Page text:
The testimony from “jailhouse snitch,” Justin Sneed, leaves many questions. In the first trial, he claimed that Glossip offered him $7,000 to kill Barry Van Treese; by the trial in 2004, Sneed said it was $10,000. At first, Sneed said that he had met Glossip only a few times, but by 2004, Sneed claimed that Glossip had told him to kill Van Treese “five or six times” by the time he actually did it. In a videotape, never presented in court, Sneed said he was coming off a meth binge when he killed Van Treese. It also shows interrogators telling Sneed that they had arrested Glossip although Sneed gave a different testimony in the 2004 trial.

Despite the emergence of new evidence, Fallin and the DA who convicted Glossip, Bob Macy, claimed that it was “nothing but a publicity campaign by death penalty—anti-death-penalty activists to try to bring down the death penalty in Oklahoma and in the United States.” There was no concern about whether they might be responsible for executing an innocent man.

Glossip has always maintained his innocence, even rejecting a plea deal to take him off death row.

September 15, 2015

Will Oklahoma Execute an Innocent Man?

Filed under: Capital punishment — trp2011 @ 8:03 PM
Tags: , , , ,

Imagine committing no crime but ending up on death row—for 18 years. That may be what happened after Richard Glossip, now 52 years old, was accused in 1997 of hiring Justin Sneed to kill Glossip’s employer, Barry Van Treese, after Glossip embezzled money from his boss. Physical evidence put only Sneed at the murder, according to Glossip’s original defense. Van Treese’s brother also testified that the shortages used to prove the embezzlement were insignificant. No DNA or fingerprints linking Glossip to the murder, and prosecutors admitted in Glossip’s 2004 retrial that “the physical evidence doesn’t directly implicate Mr Glossip.” All the evidence pointed only to Sneed. Yet Glossip was judged guilty in both the original 1997 trial and the retrial.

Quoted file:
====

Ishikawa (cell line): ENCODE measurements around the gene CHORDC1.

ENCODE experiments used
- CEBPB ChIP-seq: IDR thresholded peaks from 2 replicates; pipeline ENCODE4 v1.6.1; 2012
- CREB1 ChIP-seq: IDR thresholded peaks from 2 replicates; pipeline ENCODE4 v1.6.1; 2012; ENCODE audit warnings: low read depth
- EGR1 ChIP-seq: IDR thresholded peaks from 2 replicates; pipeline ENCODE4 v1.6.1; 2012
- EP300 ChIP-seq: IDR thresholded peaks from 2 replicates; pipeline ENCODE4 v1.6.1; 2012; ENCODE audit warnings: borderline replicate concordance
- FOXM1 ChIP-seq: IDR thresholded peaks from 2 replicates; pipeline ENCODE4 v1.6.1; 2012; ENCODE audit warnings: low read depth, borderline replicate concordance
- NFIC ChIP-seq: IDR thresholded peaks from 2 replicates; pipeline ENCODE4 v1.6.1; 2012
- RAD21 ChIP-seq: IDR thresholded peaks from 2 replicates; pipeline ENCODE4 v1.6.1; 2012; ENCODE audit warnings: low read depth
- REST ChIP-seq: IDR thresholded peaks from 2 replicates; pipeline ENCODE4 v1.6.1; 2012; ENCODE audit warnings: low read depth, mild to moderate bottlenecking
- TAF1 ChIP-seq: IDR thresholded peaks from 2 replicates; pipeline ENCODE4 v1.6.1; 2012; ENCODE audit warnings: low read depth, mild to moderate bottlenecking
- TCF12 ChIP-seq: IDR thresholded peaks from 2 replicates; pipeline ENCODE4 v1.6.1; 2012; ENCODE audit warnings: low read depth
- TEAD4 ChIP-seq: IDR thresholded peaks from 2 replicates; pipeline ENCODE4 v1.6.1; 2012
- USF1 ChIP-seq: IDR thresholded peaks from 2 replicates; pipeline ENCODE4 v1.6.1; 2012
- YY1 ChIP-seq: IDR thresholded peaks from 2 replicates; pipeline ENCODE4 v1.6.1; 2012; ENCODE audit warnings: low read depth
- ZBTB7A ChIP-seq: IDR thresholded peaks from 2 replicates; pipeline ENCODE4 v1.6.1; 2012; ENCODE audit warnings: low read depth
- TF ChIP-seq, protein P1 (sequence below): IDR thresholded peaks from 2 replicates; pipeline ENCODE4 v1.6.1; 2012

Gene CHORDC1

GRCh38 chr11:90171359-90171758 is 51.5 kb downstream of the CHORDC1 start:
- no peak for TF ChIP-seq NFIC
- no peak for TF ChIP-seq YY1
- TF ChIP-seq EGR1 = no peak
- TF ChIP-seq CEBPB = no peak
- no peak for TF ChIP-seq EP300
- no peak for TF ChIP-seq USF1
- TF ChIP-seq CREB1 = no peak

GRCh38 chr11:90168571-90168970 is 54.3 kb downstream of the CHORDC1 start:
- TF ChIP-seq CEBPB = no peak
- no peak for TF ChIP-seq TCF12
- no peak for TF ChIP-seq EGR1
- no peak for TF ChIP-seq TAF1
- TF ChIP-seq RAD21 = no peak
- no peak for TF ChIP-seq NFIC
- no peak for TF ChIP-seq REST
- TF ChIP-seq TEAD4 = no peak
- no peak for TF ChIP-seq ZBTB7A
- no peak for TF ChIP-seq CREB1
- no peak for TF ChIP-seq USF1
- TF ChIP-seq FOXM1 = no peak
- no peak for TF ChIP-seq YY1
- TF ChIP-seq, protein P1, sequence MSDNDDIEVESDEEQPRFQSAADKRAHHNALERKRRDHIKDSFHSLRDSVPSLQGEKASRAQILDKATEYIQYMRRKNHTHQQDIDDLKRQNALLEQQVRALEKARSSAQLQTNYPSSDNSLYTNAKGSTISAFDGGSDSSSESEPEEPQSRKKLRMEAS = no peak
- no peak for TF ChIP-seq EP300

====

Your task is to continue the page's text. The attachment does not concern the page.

Glossip’s first trial was overturned by the Oklahoma Court of Criminal Appeals in 2001 because of inadequate and since debarred counsel, Wayne Fournerat, and suffered from another inadequate public defender in the 2004 trial. Glossip’s attorneys never introduced the videotape of Sneed’s interrogation as leading questions cajole Sneed into blaming Glossip. At the trial, Sneed even added premeditation on the part of Glossip to his narrative. Even Sneed’s daughter, O’Ryan Justine Sneed, wrote that Glossip didn’t do what her father claimed and that he is still afraid of recanting his story because he might get the death penalty.

The actual murderer, 19-year-old Sneed, first said he didn’t know Van Treese, then he didn’t kill him, next he killed him accidentally during a robbery, and finally he admitted he killed him intentionally. Richard A Leo, a professor at the San Francisco University School of Law, said that the investigators’ behavior is “substantially likely to increase the risk of eliciting false statements, admissions, and confessions.”  Investigators who “presumed the guilt of Richard Glossip from almost the start and sought to pressure and persuade Justin Sneed to implicate Richard Glossip” initiated Glossip’s guilt, according to Leo.  Sneed testified against Glossip and saved himself from a death penalty in a plea deal.